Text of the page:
I’ll admit it—I was planning to write something terribly useful about the European Union General Data Protection Regulation (GDPR) that has everyone talking (and worrying). Then I realized that while I’ve been off to GRC 2017 in Amsterdam, several blogs had been added to our GRC Tuesdays site. So if you are looking for a more learned and useful discussion of GDPR, please check out the list at the bottom of this blog. For that matter, just type “GDPR” in Google, although there should be a health warning about the volume of material overloading your brain.
However, since I have been working with GDPR topics lately and I really wanted to write a blog about it, I’ll share a couple of my observations, questions, and musings.
On the very first page of the regulation, it boldly states: “The protection of natural persons in relation to the processing of personal data is a fundamental right.” It goes so far as to state: “The processing of personal data should be designed to serve mankind.” (Emphasis mine)
In the current U.S. political climate (depending upon age, political leanings, and socio-economic status), some will assert as fundamental rights everything from carrying AK-47s to getting free money. But let’s not open that can of worms. My point is that I don’t hear of demonstrations in the streets about the protection of personal data as a fundamental right.
Looking historically, the U.S. Declaration of Independence says, in part, “We hold these truths to be self-evident, that all men are created equal, that they are endowed by their Creator with certain unalienable Rights, that among these are Life, Liberty and the pursuit of Happiness.”
There are, of course, discussions of privacy rights in various international declarations, treaties, and conventions, but most references are focused on what governments can or can’t do. Technology advances and proliferation have now made this a topic for our businesses as well. The designers of the GDPR (and the preceding Directive 95/46/EC) assert that this is necessary to ensure free flow of personal information.
It is unknown how well the regulation will be implemented, but just relative to the fundamental rights and desire to serve mankind, I can only offer a heartfelt “WOW!”
Do you read privacy notices?
Changing gears, it’s likely that most companies subject to GDPR will need to update their privacy notices and update the consent function for the data subjects (you and me) to allow the collection and use of our personal data. But I have a silly question: Do YOU ever read the privacy notices that exist now? Do you still click the button that says you’ve read them? How often do you NOT click the accept button?
To me, it’s a little like reading every word on each loan document before getting your home mortgage. I know I need to sign them all or I won’t get the mortgage, so I take a quick look at the terms and then proceed to sign. And I’ll confess that I “power-click” on web pages for the same reason. If I want to buy something online and I cannot do so without accepting the privacy notices, the likelihood of my clicking OK approaches 100%.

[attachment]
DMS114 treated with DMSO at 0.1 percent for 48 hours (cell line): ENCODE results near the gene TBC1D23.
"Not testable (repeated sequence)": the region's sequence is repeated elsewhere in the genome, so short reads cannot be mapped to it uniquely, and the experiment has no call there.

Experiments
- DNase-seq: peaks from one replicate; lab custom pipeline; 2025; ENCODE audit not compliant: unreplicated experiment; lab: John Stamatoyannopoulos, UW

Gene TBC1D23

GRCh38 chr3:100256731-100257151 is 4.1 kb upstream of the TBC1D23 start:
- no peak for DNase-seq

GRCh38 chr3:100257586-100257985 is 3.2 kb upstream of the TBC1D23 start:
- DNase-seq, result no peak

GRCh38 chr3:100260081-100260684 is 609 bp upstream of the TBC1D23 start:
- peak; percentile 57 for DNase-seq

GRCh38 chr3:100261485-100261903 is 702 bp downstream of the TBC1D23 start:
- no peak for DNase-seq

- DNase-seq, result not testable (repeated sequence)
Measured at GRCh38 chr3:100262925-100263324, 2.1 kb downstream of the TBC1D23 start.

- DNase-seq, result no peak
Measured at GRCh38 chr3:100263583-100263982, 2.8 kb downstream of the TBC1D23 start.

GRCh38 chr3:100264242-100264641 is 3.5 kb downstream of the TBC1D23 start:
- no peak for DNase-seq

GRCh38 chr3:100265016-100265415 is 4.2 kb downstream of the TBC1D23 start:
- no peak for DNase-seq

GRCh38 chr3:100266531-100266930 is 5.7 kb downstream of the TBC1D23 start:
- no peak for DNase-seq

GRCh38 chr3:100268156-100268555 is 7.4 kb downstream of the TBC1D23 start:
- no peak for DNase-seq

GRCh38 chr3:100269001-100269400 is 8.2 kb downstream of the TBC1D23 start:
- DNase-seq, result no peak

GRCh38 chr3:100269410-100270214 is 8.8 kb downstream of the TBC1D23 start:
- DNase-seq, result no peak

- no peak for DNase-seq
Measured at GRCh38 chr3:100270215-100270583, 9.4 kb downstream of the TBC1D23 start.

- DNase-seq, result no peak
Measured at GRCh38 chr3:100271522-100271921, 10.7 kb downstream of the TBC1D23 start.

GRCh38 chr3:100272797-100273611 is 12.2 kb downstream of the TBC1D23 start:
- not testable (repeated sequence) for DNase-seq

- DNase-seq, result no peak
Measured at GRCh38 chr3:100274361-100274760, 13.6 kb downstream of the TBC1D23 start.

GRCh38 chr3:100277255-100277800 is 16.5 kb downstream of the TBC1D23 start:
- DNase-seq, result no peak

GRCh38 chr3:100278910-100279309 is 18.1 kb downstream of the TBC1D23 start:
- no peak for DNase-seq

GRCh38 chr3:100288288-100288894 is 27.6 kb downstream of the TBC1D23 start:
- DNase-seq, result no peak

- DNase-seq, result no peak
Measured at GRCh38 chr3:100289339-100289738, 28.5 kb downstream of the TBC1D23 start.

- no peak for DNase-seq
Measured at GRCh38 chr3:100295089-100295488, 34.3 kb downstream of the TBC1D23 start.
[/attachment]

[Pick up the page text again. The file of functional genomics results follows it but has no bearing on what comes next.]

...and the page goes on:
So, I’m not saying privacy notices aren’t good to have, but ONLY if the company itself is bound by them and has internal governance, policies, procedures, systems, and actions in place to ensure that they represent what is actually happening within the company.
Revenge for Sarbanes-Oxley?
In some small way, could GDPR be revenge in the EU for the Sarbanes-Oxley Act of 2002 (SOX)? An interesting part of GDPR is that it applies to many countries that do not reside or even have offices in the EU. Yes, to the extent that your company gathers personal data from EU residents, you are also subject to the GDPR. If you intend to sell to data subjects in the EU (online or otherwise), you will also need to comply.
So is it revenge, in some small way (asked in jest)? Remember that SOX applies to companies outside the U.S. that are required to file reports with the SEC (mostly those registered on U.S. stock exchanges). Many non-U.S. companies, in fact, have de-listed their stock to avoid having to comply with SOX.
It’s like my loan document analogy in that I cannot imagine most non-EU companies doing significant business in the EU will walk away from the business just because of the law—but many EU companies DID de-list their stock from U.S. exchanges to avoid having compliance burdens and related costs. So how will non-EU companies respond to GDPR? Only time will tell.
While I’m at it, let me touch on vocabulary and acronyms. As I read various GDPR-related documents, I noted that many of them felt the need to have a glossary of terms. So not only is the regulation itself LONG, but if you don’t first look at a glossary, it may be hard to fully understand it. Some terms are not hard to understand, like “data subjects” (people whose data we need to protect) and “personal data.”
But how easy is it to understand the difference between pseudonymization, anonymization, and minimization? Just try to say pseudonymization three times very fast—I have trouble saying it even once! And do we in the U.S. need to adopt British English spelling for pseudonymisation, especially post-Brexit? (By the way, for now the UK government has confirmed that the decision to leave the EU will not affect commencement of GDPR.)
I hope you enjoyed this tongue-in-cheek look at the General Data Protection Regulation. This is clearly a sweeping regulation that will have companies jumping through a lot of hoops to get ready by May 25, 2018. I will find it interesting to learn how ready companies are on Day 1.
Now I ask you, what do you find interesting or amusing about GDPR compliance?
For more on this topic, please read these posts:
The Ayurvedic Approach to GDPR by Neil Patrick
Big Data Privacy Risks And The Role Of GDPR, Parts 1 and 2, by Evelyne Salie